As he races to solve the first murder in the history of the Moon, Dechert gets caught in the crosshairs of two global powers spoiling for a fight. Reluctant to be the match that lights this powder keg, Dechert knows his life and those of his crew are meaningless to the politicians. Even worse, he knows the killer is still out there, hunting.
In his desperate attempts to prevent the catastrophe he sees coming, Dechert uncovers a conspiracy that, with one spark, can ignite a full lunar war, wipe out his team . . . and perhaps plunge Earth back into darkness.
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A fusion reaction of 2 Helium3 atoms results in a single stable Helium4 atom (2 protons, 2 neutrons) plus two free protons (hydrogen). No free neutrons. All other known feasible fusion reactions produce free neutrons, which are the bane of reactors because they combine with other atoms in the reactor, such as the containment walls, weakening them and making them radioactive, thus reducing the life of the reactor and requiring a great deal of shielding. Now, was that so hard? It is if you're just a reporter. His one chance to enlighten his readers is blown.
I should also mention that the author swallowed a huge amount of "global warming" cool-aid and contends in the plot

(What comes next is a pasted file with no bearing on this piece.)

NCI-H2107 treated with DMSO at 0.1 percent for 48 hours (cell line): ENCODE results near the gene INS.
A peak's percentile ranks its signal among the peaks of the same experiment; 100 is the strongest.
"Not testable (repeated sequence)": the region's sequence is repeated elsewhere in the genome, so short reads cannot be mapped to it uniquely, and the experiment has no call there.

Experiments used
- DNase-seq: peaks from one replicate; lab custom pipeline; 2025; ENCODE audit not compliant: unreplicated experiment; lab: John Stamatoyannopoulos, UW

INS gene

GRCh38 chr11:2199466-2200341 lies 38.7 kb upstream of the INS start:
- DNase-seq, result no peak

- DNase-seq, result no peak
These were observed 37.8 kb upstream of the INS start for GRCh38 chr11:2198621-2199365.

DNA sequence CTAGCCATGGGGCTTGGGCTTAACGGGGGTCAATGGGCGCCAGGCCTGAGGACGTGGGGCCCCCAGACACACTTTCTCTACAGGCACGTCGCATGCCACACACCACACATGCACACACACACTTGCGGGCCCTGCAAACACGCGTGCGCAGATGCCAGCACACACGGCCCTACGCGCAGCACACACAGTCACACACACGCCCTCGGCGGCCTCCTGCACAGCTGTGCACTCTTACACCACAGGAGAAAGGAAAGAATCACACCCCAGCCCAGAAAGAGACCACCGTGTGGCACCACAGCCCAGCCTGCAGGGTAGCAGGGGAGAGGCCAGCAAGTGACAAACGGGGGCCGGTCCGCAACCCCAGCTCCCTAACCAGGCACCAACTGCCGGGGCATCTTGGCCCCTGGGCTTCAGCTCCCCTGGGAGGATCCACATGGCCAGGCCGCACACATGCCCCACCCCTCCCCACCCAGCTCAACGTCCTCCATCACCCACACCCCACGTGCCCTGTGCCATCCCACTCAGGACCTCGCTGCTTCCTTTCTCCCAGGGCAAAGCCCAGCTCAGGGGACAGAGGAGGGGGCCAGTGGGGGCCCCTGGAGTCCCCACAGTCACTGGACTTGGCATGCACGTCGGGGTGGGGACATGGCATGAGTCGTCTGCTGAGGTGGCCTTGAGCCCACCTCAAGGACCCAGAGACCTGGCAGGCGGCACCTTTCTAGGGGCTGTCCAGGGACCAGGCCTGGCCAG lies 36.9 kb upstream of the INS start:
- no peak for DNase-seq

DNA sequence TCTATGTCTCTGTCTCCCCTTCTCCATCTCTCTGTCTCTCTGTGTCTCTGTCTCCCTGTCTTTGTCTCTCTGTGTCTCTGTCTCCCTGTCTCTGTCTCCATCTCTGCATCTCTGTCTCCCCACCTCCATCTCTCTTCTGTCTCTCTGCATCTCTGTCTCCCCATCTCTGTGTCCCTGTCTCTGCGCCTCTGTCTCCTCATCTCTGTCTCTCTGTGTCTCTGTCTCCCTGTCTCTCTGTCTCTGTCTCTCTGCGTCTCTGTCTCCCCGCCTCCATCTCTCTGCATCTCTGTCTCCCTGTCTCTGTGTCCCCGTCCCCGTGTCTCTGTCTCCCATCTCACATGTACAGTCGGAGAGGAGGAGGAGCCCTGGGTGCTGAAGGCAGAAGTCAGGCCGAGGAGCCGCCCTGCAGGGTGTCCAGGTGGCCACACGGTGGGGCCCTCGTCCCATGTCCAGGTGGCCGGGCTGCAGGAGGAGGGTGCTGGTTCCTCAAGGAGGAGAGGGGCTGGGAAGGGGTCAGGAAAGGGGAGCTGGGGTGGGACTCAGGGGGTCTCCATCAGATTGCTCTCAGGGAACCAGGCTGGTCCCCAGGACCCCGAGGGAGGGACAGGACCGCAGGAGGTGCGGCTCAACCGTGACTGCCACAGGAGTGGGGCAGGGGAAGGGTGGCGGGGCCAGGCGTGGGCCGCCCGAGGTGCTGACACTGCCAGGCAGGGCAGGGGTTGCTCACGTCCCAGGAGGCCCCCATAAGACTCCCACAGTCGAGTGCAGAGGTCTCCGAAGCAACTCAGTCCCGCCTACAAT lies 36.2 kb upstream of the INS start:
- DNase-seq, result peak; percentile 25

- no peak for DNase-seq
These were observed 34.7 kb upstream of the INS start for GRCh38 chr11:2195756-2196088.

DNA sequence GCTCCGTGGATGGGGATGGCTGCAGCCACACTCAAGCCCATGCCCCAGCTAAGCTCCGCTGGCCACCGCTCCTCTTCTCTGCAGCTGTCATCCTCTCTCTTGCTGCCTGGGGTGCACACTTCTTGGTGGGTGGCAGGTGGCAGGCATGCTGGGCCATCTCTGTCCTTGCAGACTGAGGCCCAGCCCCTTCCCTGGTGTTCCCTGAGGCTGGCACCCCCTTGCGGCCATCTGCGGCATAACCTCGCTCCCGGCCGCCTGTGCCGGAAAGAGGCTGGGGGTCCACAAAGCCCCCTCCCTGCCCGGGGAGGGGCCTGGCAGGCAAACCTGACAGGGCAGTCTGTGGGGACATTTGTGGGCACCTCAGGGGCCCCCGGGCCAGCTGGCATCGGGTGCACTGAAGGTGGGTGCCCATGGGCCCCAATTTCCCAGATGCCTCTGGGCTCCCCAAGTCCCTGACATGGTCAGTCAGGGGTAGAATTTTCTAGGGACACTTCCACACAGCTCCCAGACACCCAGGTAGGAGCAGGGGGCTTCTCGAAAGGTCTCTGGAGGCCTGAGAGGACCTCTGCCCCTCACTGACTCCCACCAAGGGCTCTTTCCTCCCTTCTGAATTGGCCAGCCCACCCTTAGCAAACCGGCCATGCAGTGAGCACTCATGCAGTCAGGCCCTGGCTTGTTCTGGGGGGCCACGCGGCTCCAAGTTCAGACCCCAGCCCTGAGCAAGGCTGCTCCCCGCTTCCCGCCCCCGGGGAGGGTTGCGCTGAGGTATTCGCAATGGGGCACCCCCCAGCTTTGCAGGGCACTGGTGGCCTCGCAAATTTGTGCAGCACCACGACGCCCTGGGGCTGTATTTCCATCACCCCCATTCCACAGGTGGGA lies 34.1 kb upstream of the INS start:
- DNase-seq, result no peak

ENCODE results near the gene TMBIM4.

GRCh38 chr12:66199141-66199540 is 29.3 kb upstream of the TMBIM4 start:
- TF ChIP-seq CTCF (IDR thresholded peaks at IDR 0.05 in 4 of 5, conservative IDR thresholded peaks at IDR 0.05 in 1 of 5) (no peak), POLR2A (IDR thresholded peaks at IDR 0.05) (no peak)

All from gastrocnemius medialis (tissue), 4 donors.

that this GW is killing all life on earth. Just silly, unless of course you have a journalism degree.
Gunpowder is more of a thriller than a mystery, but it isn’t entirely effective as the former. The plot never reaches inside you and squeezes an organ or two like the best thrillers do. At least not until the end, when things truly teeter on the brink of lunar war. The best parts were the science fiction aspects. Especially when things start heating up at the end and Pedreira throws a lot of cool military SF at us—bullet-size smart rockets and smart antimissile arrays and shoulder-fired micro-EMPs. Pedreira does a great job sketching out a future on the Moon, and really hammers in just how dangerous operating on the Moon will be.
The characterization is a bit of a mixed bag. Pedreira does a really good job with the characters who get his attention, but too few do. Pedreira sketches a plausible future where the United States and China are engaged in a new space race—this time to mine the Moon. The United States was left on the level of China by the Thermal Max. “Two trillion tons of methane hydrate had bubbled out of the Pacific Rim with almost no warning in the North American spring of 2058, enveloping the planet in a Venusian shroud.” That environmental catastrophe—and the human fallout—left three billion dead.
Gunpowder Moon is a fine example of the sort of near-ish future hard science fiction I’ve been digging lately, whether it is The Dark Side or The Martian.
Pedreira has the annoying habit of occasionally switching between referring to characters by their last names and referring to them by their first names, much to my confusion.
Disclosure: Harper Voyager sent me a(n unsolicited) review copy of Gunpowder Moon.
In a tense and gritty thriller, Gunpowder Moon follows a site of U.S. mining operations, an ex-marine now chief mining director, and the techs running the operation as a murder of one of their own threatens to destroy everything.
I received an Advance Reader Copy from Edelweiss and Harper Voyager in exchange for an honest review.